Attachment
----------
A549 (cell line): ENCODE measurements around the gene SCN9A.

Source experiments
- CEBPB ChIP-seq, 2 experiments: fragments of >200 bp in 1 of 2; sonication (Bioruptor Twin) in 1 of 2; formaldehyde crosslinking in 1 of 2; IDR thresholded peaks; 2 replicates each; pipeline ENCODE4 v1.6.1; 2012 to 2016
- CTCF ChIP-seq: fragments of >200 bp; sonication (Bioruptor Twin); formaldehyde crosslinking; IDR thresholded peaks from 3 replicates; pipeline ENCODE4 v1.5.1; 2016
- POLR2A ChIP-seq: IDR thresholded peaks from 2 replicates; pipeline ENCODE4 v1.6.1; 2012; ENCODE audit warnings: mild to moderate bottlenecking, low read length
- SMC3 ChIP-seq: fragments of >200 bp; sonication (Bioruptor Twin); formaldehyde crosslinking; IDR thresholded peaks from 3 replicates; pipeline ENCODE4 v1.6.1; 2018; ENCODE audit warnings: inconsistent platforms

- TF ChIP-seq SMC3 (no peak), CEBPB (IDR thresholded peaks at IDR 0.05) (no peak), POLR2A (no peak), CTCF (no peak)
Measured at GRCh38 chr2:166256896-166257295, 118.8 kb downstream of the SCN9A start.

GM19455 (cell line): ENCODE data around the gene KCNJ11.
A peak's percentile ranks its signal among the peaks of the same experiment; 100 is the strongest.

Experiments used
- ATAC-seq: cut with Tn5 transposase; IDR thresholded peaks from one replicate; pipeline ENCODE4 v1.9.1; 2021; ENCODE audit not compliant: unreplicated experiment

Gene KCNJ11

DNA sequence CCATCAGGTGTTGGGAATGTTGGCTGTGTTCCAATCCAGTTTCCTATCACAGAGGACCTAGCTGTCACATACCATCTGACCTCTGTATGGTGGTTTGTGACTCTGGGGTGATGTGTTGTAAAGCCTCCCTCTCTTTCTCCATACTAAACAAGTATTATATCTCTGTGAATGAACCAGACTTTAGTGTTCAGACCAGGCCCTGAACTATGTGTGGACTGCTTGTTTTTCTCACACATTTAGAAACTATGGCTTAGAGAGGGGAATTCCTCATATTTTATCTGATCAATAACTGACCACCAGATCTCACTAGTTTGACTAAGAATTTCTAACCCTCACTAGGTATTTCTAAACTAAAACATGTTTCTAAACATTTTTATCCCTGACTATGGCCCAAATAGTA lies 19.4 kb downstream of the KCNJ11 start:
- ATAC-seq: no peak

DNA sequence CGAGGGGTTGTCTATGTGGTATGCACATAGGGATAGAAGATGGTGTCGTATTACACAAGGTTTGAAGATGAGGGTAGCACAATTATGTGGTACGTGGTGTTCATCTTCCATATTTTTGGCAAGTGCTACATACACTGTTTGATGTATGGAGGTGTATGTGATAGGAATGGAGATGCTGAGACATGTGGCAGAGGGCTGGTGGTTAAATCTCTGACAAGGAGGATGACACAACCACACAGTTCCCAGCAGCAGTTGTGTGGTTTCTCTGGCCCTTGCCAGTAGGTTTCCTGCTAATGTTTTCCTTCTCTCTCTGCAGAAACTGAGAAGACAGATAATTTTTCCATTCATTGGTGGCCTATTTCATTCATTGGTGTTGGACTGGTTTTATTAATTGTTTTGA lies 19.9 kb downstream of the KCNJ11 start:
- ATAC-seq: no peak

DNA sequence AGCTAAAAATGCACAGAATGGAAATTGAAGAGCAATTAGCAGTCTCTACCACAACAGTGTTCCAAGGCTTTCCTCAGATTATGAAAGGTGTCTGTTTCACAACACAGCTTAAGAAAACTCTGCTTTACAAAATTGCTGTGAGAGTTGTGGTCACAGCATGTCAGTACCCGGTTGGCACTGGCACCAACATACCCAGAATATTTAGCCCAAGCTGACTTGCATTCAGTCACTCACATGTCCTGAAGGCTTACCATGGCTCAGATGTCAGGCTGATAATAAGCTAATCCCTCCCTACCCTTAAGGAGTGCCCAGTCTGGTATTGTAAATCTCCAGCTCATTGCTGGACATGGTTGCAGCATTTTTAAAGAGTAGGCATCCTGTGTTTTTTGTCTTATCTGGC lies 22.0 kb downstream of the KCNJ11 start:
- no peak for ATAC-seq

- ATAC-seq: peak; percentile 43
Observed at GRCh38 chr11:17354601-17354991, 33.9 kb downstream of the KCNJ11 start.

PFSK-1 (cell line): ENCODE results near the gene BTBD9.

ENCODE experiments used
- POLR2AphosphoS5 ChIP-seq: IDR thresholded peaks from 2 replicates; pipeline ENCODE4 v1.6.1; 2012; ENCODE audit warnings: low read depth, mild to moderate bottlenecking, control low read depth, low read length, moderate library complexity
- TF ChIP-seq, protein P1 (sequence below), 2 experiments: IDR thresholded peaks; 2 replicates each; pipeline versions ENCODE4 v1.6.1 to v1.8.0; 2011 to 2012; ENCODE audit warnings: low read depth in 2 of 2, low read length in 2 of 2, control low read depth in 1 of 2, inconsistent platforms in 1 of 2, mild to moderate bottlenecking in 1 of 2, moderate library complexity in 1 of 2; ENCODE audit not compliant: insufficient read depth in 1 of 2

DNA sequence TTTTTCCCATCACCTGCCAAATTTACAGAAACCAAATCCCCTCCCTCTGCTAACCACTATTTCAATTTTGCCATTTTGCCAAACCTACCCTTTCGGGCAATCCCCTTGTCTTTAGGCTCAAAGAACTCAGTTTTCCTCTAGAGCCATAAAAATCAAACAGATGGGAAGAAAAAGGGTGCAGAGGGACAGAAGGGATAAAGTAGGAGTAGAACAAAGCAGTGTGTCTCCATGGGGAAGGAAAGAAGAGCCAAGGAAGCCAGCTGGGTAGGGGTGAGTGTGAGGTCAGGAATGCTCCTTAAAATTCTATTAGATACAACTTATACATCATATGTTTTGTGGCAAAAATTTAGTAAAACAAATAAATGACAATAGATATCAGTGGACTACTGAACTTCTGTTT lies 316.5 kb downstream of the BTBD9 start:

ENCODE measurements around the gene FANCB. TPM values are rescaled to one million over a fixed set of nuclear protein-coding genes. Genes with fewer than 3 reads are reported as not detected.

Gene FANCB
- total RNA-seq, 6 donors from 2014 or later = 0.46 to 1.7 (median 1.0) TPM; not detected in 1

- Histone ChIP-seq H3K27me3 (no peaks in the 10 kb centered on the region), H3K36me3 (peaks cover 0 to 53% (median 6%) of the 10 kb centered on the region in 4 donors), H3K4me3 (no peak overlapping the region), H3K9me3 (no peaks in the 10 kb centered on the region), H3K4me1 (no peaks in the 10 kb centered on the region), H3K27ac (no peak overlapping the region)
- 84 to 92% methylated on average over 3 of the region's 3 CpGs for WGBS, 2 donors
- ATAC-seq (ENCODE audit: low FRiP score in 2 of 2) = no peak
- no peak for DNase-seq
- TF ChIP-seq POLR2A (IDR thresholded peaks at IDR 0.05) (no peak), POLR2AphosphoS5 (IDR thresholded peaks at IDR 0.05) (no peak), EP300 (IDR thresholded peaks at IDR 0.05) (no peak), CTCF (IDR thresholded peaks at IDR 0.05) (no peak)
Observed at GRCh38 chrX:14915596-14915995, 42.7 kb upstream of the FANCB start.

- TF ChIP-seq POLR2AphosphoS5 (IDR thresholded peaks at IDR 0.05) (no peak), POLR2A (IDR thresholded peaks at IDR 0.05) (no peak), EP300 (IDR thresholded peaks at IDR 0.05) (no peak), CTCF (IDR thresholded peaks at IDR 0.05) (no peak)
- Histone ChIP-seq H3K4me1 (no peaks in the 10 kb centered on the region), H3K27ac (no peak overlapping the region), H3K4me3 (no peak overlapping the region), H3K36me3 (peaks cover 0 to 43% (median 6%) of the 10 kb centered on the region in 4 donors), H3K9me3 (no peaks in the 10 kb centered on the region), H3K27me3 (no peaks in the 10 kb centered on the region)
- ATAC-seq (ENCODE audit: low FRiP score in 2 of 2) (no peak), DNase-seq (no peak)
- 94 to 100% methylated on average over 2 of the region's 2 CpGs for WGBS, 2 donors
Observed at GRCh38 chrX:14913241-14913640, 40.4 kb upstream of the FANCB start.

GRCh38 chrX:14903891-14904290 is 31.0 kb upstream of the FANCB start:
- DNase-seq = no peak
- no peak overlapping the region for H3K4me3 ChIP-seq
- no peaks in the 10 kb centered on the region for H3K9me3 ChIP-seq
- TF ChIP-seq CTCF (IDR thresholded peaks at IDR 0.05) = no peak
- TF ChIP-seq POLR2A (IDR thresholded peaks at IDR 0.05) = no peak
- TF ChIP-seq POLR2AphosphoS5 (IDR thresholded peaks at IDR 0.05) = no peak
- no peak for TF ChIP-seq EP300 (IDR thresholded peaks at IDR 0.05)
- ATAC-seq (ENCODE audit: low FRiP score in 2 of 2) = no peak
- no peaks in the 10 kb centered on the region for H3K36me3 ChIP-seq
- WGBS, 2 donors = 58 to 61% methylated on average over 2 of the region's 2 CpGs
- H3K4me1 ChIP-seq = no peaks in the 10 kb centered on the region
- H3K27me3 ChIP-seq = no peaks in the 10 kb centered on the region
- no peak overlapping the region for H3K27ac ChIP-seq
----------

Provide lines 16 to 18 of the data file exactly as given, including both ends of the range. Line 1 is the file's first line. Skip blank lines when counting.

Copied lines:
DNA sequence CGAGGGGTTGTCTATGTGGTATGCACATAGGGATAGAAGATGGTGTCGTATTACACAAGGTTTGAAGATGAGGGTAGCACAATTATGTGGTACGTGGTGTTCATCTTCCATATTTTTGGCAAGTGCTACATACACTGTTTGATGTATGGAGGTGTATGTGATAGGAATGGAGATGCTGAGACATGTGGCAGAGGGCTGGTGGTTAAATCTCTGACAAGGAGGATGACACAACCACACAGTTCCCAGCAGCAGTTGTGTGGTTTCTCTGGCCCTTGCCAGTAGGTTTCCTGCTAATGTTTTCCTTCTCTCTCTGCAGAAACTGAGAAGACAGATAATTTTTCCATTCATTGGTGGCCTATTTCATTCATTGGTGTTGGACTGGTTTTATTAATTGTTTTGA lies 19.9 kb downstream of the KCNJ11 start:
- ATAC-seq: no peak

DNA sequence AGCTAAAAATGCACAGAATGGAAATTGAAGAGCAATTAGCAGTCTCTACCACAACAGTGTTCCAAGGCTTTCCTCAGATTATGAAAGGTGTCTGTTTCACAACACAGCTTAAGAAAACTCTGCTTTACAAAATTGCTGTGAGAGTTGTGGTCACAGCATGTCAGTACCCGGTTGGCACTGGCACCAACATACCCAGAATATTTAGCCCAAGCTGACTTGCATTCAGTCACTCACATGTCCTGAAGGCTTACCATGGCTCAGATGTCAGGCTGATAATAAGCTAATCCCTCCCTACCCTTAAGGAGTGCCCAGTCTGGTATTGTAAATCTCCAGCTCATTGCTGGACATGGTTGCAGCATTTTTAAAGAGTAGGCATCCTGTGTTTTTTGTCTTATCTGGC lies 22.0 kb downstream of the KCNJ11 start: